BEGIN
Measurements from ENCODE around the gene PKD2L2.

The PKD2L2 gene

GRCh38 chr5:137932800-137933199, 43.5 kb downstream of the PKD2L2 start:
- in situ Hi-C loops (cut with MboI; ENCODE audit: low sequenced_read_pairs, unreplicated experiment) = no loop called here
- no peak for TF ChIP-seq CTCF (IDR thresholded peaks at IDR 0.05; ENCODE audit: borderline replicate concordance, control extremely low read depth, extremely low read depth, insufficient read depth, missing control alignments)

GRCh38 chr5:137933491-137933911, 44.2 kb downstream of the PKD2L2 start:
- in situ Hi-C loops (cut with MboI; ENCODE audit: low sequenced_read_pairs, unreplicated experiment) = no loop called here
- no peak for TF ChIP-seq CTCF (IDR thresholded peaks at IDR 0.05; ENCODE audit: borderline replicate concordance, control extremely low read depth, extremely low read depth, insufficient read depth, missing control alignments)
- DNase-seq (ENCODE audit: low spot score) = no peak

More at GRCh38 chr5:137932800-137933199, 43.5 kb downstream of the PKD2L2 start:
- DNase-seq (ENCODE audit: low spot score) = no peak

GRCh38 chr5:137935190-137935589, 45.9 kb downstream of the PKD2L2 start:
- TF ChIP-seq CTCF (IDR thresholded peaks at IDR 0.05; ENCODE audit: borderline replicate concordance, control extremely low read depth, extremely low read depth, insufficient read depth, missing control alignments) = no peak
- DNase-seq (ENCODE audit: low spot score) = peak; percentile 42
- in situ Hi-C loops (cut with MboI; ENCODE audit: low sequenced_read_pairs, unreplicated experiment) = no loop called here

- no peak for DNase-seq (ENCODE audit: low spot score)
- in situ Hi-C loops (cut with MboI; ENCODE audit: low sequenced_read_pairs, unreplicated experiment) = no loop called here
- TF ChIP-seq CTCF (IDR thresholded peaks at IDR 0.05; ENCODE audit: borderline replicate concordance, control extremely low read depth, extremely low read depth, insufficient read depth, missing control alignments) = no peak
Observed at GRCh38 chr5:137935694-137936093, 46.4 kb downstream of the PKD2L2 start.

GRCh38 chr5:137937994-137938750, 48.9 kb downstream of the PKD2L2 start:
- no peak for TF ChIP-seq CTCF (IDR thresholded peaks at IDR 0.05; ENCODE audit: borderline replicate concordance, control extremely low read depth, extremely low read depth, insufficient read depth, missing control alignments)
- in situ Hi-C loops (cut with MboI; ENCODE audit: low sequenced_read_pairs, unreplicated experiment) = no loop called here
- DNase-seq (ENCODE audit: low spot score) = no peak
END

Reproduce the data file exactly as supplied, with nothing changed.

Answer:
Measurements from ENCODE around the gene PKD2L2.

The PKD2L2 gene

GRCh38 chr5:137932800-137933199, 43.5 kb downstream of the PKD2L2 start:
- in situ Hi-C loops (cut with MboI; ENCODE audit: low sequenced_read_pairs, unreplicated experiment) = no loop called here
- no peak for TF ChIP-seq CTCF (IDR thresholded peaks at IDR 0.05; ENCODE audit: borderline replicate concordance, control extremely low read depth, extremely low read depth, insufficient read depth, missing control alignments)

GRCh38 chr5:137933491-137933911, 44.2 kb downstream of the PKD2L2 start:
- in situ Hi-C loops (cut with MboI; ENCODE audit: low sequenced_read_pairs, unreplicated experiment) = no loop called here
- no peak for TF ChIP-seq CTCF (IDR thresholded peaks at IDR 0.05; ENCODE audit: borderline replicate concordance, control extremely low read depth, extremely low read depth, insufficient read depth, missing control alignments)
- DNase-seq (ENCODE audit: low spot score) = no peak

More at GRCh38 chr5:137932800-137933199, 43.5 kb downstream of the PKD2L2 start:
- DNase-seq (ENCODE audit: low spot score) = no peak

GRCh38 chr5:137935190-137935589, 45.9 kb downstream of the PKD2L2 start:
- TF ChIP-seq CTCF (IDR thresholded peaks at IDR 0.05; ENCODE audit: borderline replicate concordance, control extremely low read depth, extremely low read depth, insufficient read depth, missing control alignments) = no peak
- DNase-seq (ENCODE audit: low spot score) = peak; percentile 42
- in situ Hi-C loops (cut with MboI; ENCODE audit: low sequenced_read_pairs, unreplicated experiment) = no loop called here

- no peak for DNase-seq (ENCODE audit: low spot score)
- in situ Hi-C loops (cut with MboI; ENCODE audit: low sequenced_read_pairs, unreplicated experiment) = no loop called here
- TF ChIP-seq CTCF (IDR thresholded peaks at IDR 0.05; ENCODE audit: borderline replicate concordance, control extremely low read depth, extremely low read depth, insufficient read depth, missing control alignments) = no peak
Observed at GRCh38 chr5:137935694-137936093, 46.4 kb downstream of the PKD2L2 start.

GRCh38 chr5:137937994-137938750, 48.9 kb downstream of the PKD2L2 start:
- no peak for TF ChIP-seq CTCF (IDR thresholded peaks at IDR 0.05; ENCODE audit: borderline replicate concordance, control extremely low read depth, extremely low read depth, insufficient read depth, missing control alignments)
- in situ Hi-C loops (cut with MboI; ENCODE audit: low sequenced_read_pairs, unreplicated experiment) = no loop called here
- DNase-seq (ENCODE audit: low spot score) = no peak